Commodities and Futures: Analysts predict price rebound
Great excitement was generated by the gold investments of the financiers George Soros and Sir James Goldsmith in the spring.
Economists and pundits waxed eloquent about rising inflation, fanning expectations for a rebound - not only in gold but in commodity prices generally.
This year many commodity markets have indeed experienced more activity and sharper price swings than they have in years.
However, inflation is not rising rapidly. And prices for gold, coffee, copper and soybeans have dropped back after their moment of glory.
The short answer seems to be that commodities are a better investment today than they were over the past 10 years, but not as profitable as they are likely to be in another five to 10 years.
Lawrence Eagles, commodity analyst with GNI Commodities Research, believes that some, but not most, commodity prices will rise in the next few years.
Because of commodities' varying production cycles, it will be five years or so before there is another general commodities price bounce similar to the 1970s, when oil shocks, crop failures and rising inflation conspired, he says.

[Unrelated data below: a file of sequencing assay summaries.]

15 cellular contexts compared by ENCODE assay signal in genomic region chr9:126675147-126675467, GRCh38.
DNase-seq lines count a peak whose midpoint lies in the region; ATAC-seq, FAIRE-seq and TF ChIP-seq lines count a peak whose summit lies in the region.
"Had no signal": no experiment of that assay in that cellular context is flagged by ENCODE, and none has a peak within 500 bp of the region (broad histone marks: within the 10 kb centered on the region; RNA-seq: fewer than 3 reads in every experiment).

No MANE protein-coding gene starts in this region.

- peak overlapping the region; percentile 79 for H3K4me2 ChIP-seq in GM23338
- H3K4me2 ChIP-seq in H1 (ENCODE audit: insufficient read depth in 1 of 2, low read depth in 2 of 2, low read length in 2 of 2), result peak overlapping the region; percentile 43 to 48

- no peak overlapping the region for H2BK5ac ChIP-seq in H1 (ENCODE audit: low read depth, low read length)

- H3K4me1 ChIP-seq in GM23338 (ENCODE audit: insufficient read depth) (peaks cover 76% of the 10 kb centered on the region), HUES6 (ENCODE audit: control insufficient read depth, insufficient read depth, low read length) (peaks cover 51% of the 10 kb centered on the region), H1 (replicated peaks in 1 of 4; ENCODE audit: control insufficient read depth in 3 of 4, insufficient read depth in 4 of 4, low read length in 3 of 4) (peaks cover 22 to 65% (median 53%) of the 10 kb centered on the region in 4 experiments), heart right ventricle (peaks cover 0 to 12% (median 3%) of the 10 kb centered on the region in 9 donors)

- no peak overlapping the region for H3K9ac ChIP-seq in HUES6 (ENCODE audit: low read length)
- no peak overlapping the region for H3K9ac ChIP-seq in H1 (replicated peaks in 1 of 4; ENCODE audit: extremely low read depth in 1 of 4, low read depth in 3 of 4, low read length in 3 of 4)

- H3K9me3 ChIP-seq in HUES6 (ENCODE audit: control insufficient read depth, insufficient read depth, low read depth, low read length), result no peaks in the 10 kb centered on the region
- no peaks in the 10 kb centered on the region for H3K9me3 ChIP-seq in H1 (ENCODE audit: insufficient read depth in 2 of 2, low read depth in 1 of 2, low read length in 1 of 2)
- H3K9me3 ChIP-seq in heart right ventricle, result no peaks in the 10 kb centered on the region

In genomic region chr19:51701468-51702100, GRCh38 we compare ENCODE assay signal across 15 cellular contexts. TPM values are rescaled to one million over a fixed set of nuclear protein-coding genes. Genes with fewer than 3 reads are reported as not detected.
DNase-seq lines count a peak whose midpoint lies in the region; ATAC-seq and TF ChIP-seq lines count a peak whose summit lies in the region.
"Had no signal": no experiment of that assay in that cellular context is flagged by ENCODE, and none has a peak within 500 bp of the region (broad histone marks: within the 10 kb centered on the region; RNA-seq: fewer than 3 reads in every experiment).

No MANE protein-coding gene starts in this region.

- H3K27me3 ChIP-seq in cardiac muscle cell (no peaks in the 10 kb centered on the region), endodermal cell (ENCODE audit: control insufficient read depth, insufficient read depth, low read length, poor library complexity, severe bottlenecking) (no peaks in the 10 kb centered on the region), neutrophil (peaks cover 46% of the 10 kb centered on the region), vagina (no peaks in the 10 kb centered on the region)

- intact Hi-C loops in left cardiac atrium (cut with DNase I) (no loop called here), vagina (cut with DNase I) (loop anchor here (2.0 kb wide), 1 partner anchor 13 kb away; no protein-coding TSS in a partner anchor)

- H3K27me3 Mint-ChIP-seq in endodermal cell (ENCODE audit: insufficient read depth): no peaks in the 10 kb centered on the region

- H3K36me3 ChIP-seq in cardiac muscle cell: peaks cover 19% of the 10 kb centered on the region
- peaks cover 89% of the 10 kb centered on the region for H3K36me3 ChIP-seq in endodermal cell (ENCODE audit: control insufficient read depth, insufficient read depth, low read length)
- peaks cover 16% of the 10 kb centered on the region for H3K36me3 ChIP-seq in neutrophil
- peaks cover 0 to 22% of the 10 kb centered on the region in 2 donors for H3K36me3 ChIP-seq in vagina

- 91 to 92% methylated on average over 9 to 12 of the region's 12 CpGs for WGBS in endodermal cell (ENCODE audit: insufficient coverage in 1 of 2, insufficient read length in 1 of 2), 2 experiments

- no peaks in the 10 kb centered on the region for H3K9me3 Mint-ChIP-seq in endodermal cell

Prices for silver, cocoa and sugar, for instance, have good short-term prospects. They have been depressed for so long that producers cannot recover their costs and production cutbacks have been occurring since the late 1980s.
But in the base metals industry, undergoing its worst phase of oversupply now, cutbacks are still under way. For example Inco, the world's largest nickel producer, announced a 16 per cut in 1994 production last week. Mr Eagles predicts base metals will not recover for several years.
A slightly more optimistic view comes from Goldman Sachs, the US investment house. A recent study estimates commodity prices will increase by 8 to 10 per cent in the next year.
Over certain periods - during inflation or crises such as the Gulf war, when oil prices surged sharply - commodities outperform other assets, it found. They also generally reduce risk in a portfolio by diversifying.
Compared with other assets from 1952 to 1993, commodities brought in a lower return than UK equities but beat UK bonds and cash. But Goldman recommends that commodities make up only 3.5 per cent of an investment portfolio, illustrating that they are risky as well.
Investment advisers warn clients only to invest in commodities and futures with money they can afford to lose.
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